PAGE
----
Friday 7 September 2012

Notes On the London Film Festival 2012

If Frightfest is Christmas for film fans, the London Film Festival is, well, Christmas AND New Year's Eve all wrapped into one. The festival, while obviously not in the same league as Cannes, Venice and Berlin, has grown from strength to strength over the last decade, under the direction of Sandra Hebron. Last year was her last festival however, and new director Clare Stewart has already put her mark, having changed quite a few aspects, which I shall discuss below. And then in my next post, I shall suggest a few films in line with the kind of cinema we champion on my blog, alternative, cult, unusual...

When I came to London 15 years ago, the London Film Festival was hardly exciting. It was an opportunity to catch up with films that had been screened at bigger festivals earlier in the year, among some (often angry) pensioners. It did not help that they lost my form the first year I applied and did not get to see anything. However, with the advent of the internet, IMDB, Lovefilm, it is as if a new audience with an appetite for all sort of different cinemas has grown. And Sandra Hebron shaped up a great festival over her years, with her winning formula of glam premieres with Hollywood stars alongside smaller, independent films you stood little chance of seeing outside the festival. Thanks to her, the festival has developed a much more vibrant, buzzy yet informal atmosphere which I love. And it is a tribute to this ever increasing success that members box office day has become an even more infuriating experience than trying to book some Olympic tickets.

So what is new, what is the good, the bad, the ugly? First of all the festival is shorter, which is disappointing, 11 days instead of 14. And while the announcement that more venues were being used some time ago was excited enough, it turns out less screens are used per venue, so it does feel like there are less screenings altogether, with most films being shown twice or even just once, as opposed to the usual three times from previous years. This has already created a lot more schedule clashes than previously.

New venues have their plus and cons. On the one hand, less screens at the dreaded Vue West end are used, which is good news. An anomaly of sort, this cinema has got to be one of the worst in London, in need of a refurbishment a good ten years ago already, with poor legroom and dated decor. As surprising as it might sound for an outsider, London just does not have a decent cinema in the West End, since the majority of their audience are tourists, so there is no incentive to attract repeat business.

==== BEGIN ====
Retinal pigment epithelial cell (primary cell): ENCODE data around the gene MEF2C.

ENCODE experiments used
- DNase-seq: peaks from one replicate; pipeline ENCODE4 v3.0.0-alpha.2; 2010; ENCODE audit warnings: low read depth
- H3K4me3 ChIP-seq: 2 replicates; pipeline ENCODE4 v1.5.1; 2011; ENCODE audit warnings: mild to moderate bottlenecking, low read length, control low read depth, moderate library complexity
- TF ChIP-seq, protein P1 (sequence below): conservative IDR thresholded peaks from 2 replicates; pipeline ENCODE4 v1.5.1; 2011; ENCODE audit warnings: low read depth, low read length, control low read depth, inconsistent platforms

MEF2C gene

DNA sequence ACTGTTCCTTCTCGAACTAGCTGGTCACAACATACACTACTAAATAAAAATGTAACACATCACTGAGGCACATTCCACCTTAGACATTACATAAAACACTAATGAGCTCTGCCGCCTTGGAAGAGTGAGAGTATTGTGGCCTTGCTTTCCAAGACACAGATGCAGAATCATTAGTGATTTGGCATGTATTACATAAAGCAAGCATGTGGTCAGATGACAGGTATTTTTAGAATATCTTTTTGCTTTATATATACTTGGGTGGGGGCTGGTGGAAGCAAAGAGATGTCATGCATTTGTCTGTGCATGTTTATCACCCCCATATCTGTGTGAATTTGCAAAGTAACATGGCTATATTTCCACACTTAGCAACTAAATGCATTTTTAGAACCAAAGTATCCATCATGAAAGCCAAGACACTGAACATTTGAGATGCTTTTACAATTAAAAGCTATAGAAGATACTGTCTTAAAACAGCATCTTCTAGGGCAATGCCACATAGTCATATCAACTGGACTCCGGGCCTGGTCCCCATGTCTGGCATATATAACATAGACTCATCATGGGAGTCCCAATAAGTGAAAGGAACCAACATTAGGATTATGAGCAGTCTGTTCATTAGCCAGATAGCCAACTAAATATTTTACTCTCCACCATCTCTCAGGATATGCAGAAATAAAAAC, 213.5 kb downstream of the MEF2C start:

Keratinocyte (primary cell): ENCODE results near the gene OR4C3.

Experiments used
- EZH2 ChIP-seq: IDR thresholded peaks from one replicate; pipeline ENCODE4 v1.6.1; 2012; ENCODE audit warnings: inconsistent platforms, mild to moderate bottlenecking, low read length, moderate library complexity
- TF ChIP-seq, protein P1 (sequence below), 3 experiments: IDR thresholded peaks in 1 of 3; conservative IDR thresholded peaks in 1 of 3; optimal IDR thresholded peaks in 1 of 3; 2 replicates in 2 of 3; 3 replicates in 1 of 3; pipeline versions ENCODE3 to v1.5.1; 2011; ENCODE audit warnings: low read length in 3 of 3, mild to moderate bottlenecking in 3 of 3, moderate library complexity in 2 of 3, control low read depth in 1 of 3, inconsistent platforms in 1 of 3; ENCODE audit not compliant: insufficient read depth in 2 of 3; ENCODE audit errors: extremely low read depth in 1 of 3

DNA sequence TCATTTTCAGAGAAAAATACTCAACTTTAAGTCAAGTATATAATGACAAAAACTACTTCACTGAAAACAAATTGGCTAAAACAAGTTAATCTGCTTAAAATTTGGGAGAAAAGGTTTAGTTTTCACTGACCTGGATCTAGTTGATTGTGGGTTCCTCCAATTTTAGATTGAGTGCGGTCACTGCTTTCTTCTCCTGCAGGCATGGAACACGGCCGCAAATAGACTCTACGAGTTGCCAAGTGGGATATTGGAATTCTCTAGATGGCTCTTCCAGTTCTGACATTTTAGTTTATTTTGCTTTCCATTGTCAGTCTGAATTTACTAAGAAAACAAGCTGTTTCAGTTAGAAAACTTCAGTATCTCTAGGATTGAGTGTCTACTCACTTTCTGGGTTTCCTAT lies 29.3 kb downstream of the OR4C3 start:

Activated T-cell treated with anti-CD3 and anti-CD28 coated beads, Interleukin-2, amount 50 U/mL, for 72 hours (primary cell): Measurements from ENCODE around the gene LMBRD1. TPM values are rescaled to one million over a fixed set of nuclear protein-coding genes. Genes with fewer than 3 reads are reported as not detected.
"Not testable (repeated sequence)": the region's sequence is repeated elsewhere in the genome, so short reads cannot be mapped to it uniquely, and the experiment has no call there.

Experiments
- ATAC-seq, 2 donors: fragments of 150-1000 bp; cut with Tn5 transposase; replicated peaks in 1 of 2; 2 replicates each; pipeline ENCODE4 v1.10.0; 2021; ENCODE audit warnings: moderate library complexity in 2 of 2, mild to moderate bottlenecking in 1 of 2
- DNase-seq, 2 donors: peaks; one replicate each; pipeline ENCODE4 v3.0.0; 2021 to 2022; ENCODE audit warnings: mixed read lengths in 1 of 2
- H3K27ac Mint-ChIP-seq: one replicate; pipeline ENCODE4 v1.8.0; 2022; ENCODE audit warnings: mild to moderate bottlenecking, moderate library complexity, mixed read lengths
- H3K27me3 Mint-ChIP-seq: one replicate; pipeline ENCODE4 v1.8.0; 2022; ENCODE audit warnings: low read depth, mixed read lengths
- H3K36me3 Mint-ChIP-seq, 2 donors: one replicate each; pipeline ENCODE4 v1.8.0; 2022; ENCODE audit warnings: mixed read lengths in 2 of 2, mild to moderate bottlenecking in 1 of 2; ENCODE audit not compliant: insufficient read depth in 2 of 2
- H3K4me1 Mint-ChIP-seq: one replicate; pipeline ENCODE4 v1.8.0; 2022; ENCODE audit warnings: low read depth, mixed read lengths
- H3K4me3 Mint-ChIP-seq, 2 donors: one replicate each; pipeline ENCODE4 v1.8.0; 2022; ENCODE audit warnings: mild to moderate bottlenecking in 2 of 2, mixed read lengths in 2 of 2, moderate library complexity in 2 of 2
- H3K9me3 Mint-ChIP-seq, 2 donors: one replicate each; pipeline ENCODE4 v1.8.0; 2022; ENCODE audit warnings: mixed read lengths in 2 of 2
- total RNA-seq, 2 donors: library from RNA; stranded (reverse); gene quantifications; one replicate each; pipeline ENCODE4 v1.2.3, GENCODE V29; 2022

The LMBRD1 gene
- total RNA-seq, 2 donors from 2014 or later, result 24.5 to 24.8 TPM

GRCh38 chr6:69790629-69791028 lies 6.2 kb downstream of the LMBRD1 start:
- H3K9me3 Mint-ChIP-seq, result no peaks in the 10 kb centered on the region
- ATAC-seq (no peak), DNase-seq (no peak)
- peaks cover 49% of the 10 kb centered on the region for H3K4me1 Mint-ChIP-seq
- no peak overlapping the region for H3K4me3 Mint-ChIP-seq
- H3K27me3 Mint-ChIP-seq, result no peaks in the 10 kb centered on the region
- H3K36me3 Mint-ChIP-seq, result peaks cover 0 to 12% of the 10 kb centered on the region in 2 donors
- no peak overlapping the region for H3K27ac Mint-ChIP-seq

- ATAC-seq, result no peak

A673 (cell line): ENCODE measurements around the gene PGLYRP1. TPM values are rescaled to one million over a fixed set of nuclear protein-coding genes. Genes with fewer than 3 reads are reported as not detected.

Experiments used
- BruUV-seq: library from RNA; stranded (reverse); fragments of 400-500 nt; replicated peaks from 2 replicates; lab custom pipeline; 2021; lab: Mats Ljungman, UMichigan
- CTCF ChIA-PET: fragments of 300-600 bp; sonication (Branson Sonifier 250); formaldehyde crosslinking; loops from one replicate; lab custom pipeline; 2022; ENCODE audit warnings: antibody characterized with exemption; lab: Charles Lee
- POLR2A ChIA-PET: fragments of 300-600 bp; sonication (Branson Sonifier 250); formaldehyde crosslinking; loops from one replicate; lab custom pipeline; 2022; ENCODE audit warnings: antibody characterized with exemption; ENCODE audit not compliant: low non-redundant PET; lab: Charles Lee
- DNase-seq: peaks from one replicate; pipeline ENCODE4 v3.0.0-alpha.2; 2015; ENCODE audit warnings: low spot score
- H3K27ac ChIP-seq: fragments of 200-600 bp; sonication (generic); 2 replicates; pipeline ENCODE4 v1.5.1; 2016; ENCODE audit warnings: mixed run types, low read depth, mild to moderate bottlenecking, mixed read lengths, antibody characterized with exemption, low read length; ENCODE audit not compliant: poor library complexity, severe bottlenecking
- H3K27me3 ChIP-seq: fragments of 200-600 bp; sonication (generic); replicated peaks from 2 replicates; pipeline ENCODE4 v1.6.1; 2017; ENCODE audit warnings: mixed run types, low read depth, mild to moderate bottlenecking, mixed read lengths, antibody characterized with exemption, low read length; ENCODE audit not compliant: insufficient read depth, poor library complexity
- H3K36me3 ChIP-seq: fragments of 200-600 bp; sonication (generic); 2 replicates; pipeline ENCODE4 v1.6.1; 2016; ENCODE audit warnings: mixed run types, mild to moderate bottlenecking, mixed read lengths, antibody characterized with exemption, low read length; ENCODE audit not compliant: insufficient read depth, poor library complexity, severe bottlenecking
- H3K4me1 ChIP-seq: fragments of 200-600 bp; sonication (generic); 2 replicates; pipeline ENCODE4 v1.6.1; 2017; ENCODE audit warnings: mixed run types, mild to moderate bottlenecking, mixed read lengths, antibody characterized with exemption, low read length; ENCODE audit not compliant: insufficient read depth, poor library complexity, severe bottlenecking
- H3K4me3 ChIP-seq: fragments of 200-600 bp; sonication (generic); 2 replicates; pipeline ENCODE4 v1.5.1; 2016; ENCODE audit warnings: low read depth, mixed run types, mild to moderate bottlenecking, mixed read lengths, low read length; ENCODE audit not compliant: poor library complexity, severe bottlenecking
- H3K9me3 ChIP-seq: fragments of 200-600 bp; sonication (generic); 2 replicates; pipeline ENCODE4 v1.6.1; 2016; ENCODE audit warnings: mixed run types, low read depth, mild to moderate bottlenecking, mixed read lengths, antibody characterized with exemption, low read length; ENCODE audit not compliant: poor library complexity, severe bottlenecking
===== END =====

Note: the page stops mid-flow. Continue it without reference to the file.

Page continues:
There is of course the BFI own venue on the South Bank (also called the BFI!), but with its 4 screens, 3 of them very small, it just does not have the capacity to host a festival of this scale. A new film centre was promised years ago but plans were abandoned due to the Tory cuts. It would have required £45M worth of funding, a drop in the sea of money lavished on the Olympics... Ah well!

But the problems with more venues, even with the welcome return of the Odeon West End, is that schedule clashes have the extra complication of having to work out the time required to get from one venue to another, from the Hackney Picturehouses to the Institut Francais to the Ritzy to the Renoir... Add to the equation the notoriously unreliable London Underground, and I can predict a lot of noisy latecomers and climbing over rows.

Another issue with the spreading into far away venues is the risk of diluting the atmosphere. While doing the Edinburgh Film Festival for the first time, I did lament the fact that with all the venues in different places, it hardly felt like a film festival, more like watching films in different places, and this is a risk being run in here, especially since most venues only have one screen, sometimes two reserved for the festival. A concentration of venues in a small area means a concentration of film festival attendees, more chance to bump into familiar faces, more buzz etc... I have always liked the BFI/Leicester Square axis so I truly hope some of it remains.

Clare Stewart also decided to reshape all the strands. Gone are the "French Revolutions", the British Cinema and Films on the Square etc... Instead, we now have sections by themes: Debate, Love, Cult... I have to admit, I do find it a little artificial. Films, and especially the kind of films shown at a serious festival are not easily summarised by one word, it is more the preserve of high concept blockbusters. Having said that, it does make it easier in some respect, for example I just want to see everything in the Cult selection!

A few competitive strands have been introduced also, after some timid attempts in previous years. And it might be a coincidence, but while gala screenings remain, there is a much lighter Hollywood presence  this year. While I am all for putting the spotlight on smaller films, we cannot deny that the glitz and glamour of premieres is also part cinema is all about, a pleasure that even Cannes indulges in. And indeed, it is a modern view of cinema that one can see the biggest blockbuster followed by a radical and experimental low budget back to back and enjoy them just as much.

It is Clare Stewart first year so it is probably too early to pass any kind of judgement before the festival has even began. But while she should be praised for making some radical changes, I do feel that the new direction of the festival is a little unfocused at the moment. Judgement will be reserved for after this first new edition. In my next post, I shall put the spotlight on some smaller and more unusual films in the line-up.

One thing is certain however, with Sandra Hebron gone and Clare Stewart in, it's goodbye to knee-high boots fetichists and hello to red shoes fetichists...

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